PHOTO: Ms. Jessica Iovinelli, D401's coordinator of instructional technology, discusses the District Technology Initiative during a recent public symposium.
District 401 officials shared this vision of the future with parents, students and community members at a recent series of public events that provided an overview of the District Technology Initiative.
► Dr. Nicolas Wade, assistant superintendent for curriculum & instruction, who discussed the scope of the plan;
► Mr. Tom Kinane, director of technology, who discussed security;
► Ms. Rachel Swanson, instructional technology coach, who discussed Google Classroom.
PHOTO: Dr. Nicolas Wade, assistant superintendent for curriculum & instruction, speaks at the John Mills public symposium on the District 401 technology plan.
Why the Initiative?
Approved by the Board of Education in May 2016, the District Technology Initiative is designed to prepare D401 students to be 21st-century learners capable of thriving in a technology-dependent society.
"Technology is a universal key to unlocking student engagement for students at all skills and levels," Dr. Wade said. "It encourages personalized, individualized learning."
But the Initiative means more than giving students greater access to computers — although that's a major component. It also means seamlessly integrating the use of free Google web-based educational tools and apps, known as "G Suite for Education," throughout the curriculum in grades 3-12.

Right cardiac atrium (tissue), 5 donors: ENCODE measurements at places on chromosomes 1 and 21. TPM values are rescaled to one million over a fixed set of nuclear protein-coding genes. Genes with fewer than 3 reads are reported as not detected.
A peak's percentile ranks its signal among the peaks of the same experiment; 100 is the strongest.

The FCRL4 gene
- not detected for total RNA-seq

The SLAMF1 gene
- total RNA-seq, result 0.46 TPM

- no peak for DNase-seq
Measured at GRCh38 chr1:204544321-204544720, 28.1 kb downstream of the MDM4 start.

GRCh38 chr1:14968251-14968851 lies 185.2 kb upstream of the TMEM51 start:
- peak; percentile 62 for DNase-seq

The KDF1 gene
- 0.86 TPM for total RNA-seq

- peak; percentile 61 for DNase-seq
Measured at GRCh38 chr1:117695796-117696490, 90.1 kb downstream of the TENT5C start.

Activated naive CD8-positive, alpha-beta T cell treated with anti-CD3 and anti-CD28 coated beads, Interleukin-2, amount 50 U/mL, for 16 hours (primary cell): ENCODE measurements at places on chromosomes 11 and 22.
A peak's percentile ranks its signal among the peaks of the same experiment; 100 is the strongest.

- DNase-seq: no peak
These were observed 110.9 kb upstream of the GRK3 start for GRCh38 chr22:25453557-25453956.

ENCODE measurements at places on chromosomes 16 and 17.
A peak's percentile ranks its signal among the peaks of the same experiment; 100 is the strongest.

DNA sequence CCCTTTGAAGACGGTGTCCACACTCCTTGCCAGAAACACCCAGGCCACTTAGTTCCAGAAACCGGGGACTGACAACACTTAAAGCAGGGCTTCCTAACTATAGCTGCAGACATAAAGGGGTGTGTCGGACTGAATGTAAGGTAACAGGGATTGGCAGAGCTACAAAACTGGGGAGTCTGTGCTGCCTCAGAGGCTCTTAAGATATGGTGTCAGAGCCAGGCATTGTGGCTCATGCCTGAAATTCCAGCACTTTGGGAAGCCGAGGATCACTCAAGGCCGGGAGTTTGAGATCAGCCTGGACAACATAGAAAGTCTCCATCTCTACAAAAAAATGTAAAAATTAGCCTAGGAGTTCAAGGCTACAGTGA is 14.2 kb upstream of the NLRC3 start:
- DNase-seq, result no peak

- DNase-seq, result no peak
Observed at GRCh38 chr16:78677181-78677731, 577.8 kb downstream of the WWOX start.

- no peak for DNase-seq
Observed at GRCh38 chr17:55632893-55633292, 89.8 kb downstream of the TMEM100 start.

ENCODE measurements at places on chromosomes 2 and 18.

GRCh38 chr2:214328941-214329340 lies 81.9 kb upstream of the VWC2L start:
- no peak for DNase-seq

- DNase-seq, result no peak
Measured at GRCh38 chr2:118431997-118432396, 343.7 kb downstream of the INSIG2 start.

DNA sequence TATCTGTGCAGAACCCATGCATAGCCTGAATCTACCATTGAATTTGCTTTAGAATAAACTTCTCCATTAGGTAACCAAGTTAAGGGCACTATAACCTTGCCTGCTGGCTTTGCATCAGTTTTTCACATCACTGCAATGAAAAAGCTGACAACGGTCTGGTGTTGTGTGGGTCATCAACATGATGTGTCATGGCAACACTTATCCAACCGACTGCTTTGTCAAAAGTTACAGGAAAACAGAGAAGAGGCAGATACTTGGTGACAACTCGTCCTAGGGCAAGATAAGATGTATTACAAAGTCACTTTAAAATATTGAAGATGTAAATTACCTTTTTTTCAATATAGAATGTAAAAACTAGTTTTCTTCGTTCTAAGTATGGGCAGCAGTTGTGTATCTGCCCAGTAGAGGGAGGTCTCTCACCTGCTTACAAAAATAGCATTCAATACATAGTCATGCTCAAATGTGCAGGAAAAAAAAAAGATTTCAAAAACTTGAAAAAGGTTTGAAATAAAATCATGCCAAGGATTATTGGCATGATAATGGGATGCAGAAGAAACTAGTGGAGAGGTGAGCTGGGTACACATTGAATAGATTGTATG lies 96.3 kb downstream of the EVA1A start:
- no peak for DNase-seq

Students in those grades will have their own secure Gmail accounts, a process that is already underway. Beginning next year, they will increasingly use tools and apps such as Google Drive, Docs, Sheets, Slides, Forms, Sites, and Classroom.
PHOTO: Ms. Rachel Swanson, D401's instructional technology coach, outlines the main features of Google Classroom during the public symposium at Elmwood Elementary School.
Ms. Iovinelli explained the move to Google by emphasizing its flexibility, convenience and reliability, as well as its suitability for a curriculum based on blended learning:
► It works on all platforms.
- Students and teachers can use it on their phone, Mac, PC, iPad, Chromebook, etc.
- Students can start a project in class on a school device and work on it at home on a parent’s device.
- Students no longer need flash drives — and teachers no longer need to listen to excuses related to forgotten or lost flash drives!
► It’s paperless.
- No worries if a student doesn’t have a printer at home.
- “My dog ate it” doesn’t even make sense as an excuse anymore.
► It saves automatically.